Alpha Trion gets pretty good development and it’s a good thing too as a lot of the non-toy characters won’t really show up in these issues. Either they changed their mind on who to put in and kept it to only toys in future issues, or Arcee and Alpha Trion just break the mold a bit. Either way, Alpha Trion has an interesting back story. Called one of the oldest and wisest of Autobots it is explained that he was one of the first Transformers ever and is responsible for the Primes being chosen and for the protection of the Matrix. It also says that he has passed on but doesn’t explain exactly what the circumstances were. In the cartoon he merged with Vector Sigma but I don’t think Dreamwave will take things in that path if he does show up in the comic books. There is a connection between him, the Matrix and Vector Sigma, but that too is only danced upon. They have no transform mode for him but they did come up with a fitting quote on his profile which goes as follows: “Until that day, until all are one.” It’s almost chilling as you can almost feel him say something like that in his old wise voice.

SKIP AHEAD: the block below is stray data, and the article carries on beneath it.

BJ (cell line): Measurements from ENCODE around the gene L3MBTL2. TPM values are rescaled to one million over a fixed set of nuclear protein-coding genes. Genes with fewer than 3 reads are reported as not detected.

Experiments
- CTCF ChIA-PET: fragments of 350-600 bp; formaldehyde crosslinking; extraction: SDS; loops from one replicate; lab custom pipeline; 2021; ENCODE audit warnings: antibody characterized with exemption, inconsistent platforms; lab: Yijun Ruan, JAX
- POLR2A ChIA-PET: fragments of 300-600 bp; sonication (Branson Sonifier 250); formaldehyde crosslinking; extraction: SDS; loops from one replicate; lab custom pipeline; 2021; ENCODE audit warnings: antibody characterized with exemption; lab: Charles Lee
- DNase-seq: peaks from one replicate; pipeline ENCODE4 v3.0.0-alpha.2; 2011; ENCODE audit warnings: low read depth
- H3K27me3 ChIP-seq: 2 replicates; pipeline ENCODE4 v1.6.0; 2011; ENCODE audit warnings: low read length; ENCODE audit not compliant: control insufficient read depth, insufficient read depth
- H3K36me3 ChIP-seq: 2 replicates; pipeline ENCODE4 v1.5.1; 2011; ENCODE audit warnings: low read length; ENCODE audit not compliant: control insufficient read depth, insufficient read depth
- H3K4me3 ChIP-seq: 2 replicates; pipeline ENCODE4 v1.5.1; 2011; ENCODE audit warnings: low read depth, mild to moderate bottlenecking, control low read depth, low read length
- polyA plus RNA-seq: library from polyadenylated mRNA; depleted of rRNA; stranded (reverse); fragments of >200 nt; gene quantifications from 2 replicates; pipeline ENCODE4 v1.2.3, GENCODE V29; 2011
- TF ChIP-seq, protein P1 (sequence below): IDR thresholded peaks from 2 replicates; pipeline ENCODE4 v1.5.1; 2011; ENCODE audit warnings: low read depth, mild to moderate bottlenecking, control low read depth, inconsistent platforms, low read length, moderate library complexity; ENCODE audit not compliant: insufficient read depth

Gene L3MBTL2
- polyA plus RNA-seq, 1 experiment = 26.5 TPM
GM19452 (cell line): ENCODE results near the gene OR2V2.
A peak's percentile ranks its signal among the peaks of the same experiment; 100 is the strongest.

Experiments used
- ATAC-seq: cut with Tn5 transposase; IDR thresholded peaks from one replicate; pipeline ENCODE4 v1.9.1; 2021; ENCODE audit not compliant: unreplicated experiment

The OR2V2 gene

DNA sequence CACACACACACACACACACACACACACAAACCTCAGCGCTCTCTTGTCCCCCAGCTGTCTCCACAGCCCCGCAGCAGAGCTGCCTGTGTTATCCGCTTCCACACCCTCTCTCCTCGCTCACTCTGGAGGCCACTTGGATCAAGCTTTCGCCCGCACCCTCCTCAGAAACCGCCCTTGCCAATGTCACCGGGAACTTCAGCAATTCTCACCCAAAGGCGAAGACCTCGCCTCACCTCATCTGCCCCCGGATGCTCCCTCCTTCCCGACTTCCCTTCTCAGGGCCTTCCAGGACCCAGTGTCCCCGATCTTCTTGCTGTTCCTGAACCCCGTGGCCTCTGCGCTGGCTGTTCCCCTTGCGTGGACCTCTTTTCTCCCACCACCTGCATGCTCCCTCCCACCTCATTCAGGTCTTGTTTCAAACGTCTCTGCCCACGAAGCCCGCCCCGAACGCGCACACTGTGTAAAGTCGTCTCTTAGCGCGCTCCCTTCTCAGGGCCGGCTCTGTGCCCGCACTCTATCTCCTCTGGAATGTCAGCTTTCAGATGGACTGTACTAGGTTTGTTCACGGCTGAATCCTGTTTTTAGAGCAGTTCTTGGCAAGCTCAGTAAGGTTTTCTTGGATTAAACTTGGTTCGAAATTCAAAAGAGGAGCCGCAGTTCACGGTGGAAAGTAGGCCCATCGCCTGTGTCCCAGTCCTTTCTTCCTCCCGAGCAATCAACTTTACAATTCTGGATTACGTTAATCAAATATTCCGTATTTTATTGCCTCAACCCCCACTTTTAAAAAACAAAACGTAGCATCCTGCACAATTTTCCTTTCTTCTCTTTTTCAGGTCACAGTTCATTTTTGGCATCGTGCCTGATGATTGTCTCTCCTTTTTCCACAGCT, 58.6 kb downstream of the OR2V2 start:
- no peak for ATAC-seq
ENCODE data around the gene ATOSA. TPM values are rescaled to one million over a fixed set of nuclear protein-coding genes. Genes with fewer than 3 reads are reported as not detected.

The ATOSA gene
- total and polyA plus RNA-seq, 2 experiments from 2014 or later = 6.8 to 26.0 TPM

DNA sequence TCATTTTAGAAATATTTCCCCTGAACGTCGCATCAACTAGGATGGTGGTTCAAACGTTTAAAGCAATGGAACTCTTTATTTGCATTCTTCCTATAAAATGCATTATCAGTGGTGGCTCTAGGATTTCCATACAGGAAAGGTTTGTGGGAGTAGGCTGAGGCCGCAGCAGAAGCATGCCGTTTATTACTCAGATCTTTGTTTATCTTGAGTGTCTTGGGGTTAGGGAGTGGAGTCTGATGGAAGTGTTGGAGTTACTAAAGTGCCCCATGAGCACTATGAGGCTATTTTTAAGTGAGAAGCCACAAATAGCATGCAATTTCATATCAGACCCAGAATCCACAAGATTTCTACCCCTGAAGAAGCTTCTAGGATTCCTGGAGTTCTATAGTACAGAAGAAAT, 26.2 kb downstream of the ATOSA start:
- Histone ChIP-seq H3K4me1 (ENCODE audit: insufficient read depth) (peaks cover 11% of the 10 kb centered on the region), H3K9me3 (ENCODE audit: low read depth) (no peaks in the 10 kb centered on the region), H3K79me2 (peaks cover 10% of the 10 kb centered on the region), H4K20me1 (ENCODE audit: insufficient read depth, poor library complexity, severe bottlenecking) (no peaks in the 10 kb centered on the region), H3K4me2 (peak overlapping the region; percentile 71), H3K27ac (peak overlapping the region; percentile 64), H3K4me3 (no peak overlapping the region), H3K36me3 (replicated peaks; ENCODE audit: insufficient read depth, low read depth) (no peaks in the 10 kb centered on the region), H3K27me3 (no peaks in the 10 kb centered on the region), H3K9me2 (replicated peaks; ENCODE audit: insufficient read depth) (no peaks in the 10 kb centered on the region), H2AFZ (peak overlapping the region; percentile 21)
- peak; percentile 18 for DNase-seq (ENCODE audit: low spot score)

Arcee is also put into this book and like I said before none of the other non-toy characters would be in the first 7 issues (Unicron will show up in the 8th issue however) which is a shame as I don’t think that they should have left out the other female Autobots or some of the other Seekers who have a role in the G1 universe. At least we get Arcee - she's a little different in that she played such a big role in the movie and the 3rd season of the cartoon (she would have been a toy as well but Hasbro felt that female robots would not sell with a young boy audience and it never was to be). Kup does Arcee’s profile and he babbles about how the rest of the Transformers couldn’t figure out that she was a female-styled robot and that she talked about others also existing besides herself. There wasn’t too much about her character which was a bit disappointing. It touches on the relationship that she and Hot Rod (as well as she and Springer have) but doesn’t go into Daniel or any of her personality traits for the most part. The bio is touched on and her abilities are just a paragraph of her shooting skills while no weakness is listed. I’m sure a lot of fans will be a bit let down at the lack of development here. Again it’s their first issue but they should be able to do better then this, especially considering that no more non toy characters make their way into future issues.